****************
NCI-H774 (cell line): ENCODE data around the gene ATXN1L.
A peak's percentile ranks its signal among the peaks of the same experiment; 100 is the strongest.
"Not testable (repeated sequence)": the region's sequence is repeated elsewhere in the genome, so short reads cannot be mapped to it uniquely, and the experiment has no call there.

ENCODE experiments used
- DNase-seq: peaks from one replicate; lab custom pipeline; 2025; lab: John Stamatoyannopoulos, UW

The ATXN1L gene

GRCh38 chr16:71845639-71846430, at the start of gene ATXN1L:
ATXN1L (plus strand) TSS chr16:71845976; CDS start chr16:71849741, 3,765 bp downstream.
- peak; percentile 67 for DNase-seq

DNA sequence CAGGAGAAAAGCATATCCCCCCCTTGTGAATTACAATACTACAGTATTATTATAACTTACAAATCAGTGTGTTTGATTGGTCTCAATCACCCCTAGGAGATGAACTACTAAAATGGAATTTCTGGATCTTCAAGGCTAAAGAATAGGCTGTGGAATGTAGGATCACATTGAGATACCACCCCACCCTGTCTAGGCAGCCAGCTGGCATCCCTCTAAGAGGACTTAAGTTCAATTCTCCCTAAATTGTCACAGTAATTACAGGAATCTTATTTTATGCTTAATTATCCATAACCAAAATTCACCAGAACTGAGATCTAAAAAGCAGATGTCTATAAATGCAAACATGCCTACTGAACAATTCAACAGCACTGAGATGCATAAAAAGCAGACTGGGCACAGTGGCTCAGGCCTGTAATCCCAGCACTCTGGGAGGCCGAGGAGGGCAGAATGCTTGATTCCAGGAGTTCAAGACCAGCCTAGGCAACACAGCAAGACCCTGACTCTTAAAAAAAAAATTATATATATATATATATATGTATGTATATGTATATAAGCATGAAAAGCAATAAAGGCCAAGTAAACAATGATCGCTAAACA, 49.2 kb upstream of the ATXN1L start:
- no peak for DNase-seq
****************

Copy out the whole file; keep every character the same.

NCI-H774 (cell line): ENCODE data around the gene ATXN1L.
A peak's percentile ranks its signal among the peaks of the same experiment; 100 is the strongest.
"Not testable (repeated sequence)": the region's sequence is repeated elsewhere in the genome, so short reads cannot be mapped to it uniquely, and the experiment has no call there.

ENCODE experiments used
- DNase-seq: peaks from one replicate; lab custom pipeline; 2025; lab: John Stamatoyannopoulos, UW

The ATXN1L gene

GRCh38 chr16:71845639-71846430, at the start of gene ATXN1L:
ATXN1L (plus strand) TSS chr16:71845976; CDS start chr16:71849741, 3,765 bp downstream.
- peak; percentile 67 for DNase-seq

DNA sequence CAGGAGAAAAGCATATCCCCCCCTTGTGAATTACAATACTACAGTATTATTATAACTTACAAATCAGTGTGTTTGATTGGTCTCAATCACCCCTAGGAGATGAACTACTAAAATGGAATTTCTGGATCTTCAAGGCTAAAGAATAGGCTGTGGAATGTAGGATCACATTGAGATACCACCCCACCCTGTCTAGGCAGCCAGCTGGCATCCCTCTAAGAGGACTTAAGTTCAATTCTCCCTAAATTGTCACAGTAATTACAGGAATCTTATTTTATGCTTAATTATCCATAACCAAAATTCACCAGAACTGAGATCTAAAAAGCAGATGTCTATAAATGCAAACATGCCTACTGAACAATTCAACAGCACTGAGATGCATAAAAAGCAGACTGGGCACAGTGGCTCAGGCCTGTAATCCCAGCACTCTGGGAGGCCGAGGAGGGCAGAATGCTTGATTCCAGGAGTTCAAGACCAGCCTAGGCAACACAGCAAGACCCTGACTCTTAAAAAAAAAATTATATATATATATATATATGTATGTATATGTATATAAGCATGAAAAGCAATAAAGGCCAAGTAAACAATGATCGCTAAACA, 49.2 kb upstream of the ATXN1L start:
- no peak for DNase-seq